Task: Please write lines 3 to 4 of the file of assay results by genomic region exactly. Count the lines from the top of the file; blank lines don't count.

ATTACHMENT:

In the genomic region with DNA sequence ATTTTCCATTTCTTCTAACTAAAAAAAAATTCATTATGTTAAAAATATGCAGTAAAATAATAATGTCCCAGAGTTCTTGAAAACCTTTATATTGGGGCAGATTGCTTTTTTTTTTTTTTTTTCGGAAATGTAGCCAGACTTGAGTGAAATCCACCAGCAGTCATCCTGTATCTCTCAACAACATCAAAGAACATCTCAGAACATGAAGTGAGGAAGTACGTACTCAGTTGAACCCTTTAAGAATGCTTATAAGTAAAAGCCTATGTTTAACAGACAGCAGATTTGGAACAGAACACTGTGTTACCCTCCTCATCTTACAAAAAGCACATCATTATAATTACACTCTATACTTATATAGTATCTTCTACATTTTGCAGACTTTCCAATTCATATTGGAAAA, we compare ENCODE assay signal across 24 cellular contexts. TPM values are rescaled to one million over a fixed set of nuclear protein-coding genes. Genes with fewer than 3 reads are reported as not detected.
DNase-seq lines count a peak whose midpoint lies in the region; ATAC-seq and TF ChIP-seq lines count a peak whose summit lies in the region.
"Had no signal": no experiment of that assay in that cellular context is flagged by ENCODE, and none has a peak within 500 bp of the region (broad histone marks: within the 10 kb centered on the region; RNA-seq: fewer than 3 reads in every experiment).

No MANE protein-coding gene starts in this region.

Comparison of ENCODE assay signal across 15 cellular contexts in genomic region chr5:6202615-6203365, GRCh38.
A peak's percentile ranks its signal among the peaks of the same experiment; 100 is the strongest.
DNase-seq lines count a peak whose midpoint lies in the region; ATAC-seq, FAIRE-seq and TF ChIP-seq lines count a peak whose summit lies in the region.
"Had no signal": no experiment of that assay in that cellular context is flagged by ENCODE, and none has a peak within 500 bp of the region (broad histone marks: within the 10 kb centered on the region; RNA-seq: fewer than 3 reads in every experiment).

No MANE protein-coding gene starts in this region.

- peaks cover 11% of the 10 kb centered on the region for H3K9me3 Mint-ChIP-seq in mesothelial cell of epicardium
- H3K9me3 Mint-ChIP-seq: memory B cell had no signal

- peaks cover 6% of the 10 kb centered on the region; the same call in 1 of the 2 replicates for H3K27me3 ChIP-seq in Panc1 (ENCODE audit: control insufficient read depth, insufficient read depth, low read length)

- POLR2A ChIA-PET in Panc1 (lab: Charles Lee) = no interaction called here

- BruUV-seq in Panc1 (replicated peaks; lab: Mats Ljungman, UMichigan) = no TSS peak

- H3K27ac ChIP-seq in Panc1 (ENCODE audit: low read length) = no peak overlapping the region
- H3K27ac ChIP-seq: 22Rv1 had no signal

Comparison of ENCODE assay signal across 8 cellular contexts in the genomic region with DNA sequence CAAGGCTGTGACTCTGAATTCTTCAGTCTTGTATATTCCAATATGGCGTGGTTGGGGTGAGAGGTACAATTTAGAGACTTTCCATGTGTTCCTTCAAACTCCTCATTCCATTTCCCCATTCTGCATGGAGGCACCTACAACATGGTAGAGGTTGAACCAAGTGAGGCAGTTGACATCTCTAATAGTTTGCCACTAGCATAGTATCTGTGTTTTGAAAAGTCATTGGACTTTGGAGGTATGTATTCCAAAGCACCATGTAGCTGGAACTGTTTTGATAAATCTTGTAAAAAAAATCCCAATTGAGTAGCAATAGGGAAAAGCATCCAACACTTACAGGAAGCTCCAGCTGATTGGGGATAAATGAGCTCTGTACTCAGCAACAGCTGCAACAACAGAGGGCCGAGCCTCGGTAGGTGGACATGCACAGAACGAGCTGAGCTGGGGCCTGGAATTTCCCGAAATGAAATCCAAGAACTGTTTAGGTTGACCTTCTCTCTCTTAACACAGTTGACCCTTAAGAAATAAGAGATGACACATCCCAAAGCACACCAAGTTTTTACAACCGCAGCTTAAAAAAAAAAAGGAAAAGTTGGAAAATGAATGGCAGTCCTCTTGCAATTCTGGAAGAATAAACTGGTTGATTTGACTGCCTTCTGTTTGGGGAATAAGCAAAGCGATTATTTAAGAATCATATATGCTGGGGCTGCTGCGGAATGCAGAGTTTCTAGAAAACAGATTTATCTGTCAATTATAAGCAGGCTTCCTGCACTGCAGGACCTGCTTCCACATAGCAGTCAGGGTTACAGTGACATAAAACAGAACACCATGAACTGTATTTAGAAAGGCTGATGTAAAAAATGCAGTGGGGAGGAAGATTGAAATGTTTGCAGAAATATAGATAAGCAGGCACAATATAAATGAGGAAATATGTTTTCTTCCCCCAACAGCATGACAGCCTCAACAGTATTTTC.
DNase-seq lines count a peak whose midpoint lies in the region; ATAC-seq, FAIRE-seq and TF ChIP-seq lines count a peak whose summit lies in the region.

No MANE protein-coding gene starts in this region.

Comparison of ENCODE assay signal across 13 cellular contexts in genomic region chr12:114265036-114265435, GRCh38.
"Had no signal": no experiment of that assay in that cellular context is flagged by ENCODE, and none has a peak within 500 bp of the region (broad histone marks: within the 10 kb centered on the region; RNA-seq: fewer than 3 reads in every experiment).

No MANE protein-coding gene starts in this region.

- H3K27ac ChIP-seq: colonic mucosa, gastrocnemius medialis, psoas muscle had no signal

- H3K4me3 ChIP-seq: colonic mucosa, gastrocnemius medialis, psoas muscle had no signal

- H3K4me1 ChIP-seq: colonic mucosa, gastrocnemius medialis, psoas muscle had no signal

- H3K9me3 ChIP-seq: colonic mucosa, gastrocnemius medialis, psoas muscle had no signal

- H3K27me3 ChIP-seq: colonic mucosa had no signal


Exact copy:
"Had no signal": no experiment of that assay in that cellular context is flagged by ENCODE, and none has a peak within 500 bp of the region (broad histone marks: within the 10 kb centered on the region; RNA-seq: fewer than 3 reads in every experiment).

No MANE protein-coding gene starts in this region.